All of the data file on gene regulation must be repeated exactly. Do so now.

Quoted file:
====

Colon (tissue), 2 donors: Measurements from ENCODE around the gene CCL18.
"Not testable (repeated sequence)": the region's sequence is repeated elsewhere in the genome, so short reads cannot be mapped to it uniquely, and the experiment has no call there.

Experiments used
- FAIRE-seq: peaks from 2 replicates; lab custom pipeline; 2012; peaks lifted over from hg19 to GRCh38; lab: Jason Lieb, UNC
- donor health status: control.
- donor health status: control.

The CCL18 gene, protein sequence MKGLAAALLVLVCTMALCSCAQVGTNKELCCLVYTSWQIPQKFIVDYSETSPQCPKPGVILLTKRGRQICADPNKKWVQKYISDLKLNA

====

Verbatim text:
Colon (tissue), 2 donors: Measurements from ENCODE around the gene CCL18.
"Not testable (repeated sequence)": the region's sequence is repeated elsewhere in the genome, so short reads cannot be mapped to it uniquely, and the experiment has no call there.

Experiments used
- FAIRE-seq: peaks from 2 replicates; lab custom pipeline; 2012; peaks lifted over from hg19 to GRCh38; lab: Jason Lieb, UNC
- donor health status: control.
- donor health status: control.

The CCL18 gene, protein sequence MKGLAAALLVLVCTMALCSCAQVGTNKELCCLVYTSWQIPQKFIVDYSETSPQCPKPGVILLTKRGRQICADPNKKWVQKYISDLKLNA